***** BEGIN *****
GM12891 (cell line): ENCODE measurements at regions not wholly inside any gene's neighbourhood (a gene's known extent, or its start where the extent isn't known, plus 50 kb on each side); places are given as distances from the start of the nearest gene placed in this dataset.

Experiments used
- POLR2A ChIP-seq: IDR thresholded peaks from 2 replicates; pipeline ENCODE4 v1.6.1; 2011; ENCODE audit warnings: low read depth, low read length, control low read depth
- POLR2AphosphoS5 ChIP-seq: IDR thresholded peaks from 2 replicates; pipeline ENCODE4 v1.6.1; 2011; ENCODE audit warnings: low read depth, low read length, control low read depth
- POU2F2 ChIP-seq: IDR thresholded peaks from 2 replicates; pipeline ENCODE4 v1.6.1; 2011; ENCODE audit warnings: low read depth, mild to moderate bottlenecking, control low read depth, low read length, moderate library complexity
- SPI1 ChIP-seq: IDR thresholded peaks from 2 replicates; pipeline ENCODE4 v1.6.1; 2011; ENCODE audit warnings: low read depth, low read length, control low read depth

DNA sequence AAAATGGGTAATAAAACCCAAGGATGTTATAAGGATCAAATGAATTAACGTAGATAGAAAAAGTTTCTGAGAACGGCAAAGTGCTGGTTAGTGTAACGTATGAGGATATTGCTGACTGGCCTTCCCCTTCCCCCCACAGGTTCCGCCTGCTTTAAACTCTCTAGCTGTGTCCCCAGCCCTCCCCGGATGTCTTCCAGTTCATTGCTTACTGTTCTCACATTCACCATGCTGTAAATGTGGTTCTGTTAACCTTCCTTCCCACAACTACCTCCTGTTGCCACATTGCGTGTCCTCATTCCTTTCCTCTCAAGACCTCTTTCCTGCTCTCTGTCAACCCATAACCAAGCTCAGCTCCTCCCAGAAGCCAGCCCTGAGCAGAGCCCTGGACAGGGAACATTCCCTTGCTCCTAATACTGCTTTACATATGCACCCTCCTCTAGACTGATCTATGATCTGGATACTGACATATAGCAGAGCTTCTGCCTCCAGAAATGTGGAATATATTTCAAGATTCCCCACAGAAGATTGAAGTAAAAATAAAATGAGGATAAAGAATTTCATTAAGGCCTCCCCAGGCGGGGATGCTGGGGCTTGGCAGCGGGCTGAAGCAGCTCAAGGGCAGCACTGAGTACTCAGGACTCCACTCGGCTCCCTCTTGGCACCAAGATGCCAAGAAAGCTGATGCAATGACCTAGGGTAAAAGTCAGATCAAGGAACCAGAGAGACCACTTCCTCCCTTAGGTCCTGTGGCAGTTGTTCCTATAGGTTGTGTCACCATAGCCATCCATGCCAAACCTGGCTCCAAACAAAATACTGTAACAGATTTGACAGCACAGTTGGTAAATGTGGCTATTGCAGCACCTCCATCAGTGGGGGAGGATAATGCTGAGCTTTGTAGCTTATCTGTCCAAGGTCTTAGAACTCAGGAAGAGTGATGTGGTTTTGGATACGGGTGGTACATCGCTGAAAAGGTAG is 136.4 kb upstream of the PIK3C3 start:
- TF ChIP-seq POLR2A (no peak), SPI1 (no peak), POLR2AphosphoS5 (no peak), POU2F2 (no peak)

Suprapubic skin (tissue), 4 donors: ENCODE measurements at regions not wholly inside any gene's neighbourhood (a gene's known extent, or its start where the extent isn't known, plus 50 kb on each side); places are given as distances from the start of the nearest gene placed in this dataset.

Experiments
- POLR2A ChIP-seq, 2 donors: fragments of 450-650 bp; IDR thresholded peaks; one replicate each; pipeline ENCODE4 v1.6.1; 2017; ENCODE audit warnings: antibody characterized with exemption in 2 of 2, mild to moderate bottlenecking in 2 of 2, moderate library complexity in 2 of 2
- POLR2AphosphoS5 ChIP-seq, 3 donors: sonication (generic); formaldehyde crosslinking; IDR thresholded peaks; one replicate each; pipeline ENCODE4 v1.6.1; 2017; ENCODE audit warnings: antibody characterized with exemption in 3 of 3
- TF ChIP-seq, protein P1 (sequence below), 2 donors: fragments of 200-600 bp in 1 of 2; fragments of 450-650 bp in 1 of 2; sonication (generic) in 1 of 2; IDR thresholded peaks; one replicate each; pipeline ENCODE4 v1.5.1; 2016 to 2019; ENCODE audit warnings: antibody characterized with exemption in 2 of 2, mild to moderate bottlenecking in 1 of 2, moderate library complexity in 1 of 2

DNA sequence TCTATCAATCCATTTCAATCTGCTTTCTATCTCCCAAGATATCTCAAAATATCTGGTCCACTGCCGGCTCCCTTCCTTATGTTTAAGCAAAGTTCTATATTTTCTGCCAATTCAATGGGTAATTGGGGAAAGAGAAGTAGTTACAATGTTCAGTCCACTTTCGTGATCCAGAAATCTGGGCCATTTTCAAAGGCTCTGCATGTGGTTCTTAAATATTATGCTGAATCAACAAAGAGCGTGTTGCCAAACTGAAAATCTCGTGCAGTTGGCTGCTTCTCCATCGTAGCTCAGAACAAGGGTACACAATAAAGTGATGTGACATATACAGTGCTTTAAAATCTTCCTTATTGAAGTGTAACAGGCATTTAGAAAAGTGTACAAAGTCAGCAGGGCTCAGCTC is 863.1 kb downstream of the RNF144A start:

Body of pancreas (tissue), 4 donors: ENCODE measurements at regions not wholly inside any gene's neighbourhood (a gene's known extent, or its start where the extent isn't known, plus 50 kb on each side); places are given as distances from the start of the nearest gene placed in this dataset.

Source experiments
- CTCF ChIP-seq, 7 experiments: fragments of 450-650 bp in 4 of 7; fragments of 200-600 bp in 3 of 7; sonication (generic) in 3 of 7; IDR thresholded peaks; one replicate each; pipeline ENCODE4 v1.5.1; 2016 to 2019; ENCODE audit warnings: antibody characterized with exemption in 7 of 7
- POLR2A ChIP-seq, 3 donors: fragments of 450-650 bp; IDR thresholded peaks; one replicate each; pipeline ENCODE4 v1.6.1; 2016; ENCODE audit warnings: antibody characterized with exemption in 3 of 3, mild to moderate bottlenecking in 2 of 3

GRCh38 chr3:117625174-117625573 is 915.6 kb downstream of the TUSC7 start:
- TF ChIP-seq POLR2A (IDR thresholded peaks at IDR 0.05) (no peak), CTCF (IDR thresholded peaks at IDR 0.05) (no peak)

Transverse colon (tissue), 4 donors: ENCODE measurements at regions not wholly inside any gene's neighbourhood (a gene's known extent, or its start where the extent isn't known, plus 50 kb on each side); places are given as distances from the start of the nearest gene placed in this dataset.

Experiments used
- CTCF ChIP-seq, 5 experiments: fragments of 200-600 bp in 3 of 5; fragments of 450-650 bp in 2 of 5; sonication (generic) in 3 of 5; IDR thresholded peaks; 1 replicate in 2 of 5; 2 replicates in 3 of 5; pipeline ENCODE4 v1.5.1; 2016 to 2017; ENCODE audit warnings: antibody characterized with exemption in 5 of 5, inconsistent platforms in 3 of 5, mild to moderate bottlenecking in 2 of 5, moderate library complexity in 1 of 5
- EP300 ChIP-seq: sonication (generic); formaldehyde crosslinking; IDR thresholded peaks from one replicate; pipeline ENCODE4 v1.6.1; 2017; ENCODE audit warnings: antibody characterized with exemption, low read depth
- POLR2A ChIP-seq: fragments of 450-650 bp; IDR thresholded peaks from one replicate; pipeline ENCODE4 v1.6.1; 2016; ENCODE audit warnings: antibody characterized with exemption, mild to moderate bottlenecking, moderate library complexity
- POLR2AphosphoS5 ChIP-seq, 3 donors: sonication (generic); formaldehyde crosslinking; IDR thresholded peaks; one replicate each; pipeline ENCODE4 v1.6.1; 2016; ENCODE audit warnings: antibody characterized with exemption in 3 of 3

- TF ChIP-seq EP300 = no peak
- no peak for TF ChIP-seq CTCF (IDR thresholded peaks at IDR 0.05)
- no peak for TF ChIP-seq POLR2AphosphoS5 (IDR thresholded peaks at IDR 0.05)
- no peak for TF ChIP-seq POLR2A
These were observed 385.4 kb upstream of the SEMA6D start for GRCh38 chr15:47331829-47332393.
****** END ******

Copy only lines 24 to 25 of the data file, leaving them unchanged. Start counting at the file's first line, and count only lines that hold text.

- EP300 ChIP-seq: sonication (generic); formaldehyde crosslinking; IDR thresholded peaks from one replicate; pipeline ENCODE4 v1.6.1; 2017; ENCODE audit warnings: antibody characterized with exemption, low read depth
- POLR2A ChIP-seq: fragments of 450-650 bp; IDR thresholded peaks from one replicate; pipeline ENCODE4 v1.6.1; 2016; ENCODE audit warnings: antibody characterized with exemption, mild to moderate bottlenecking, moderate library complexity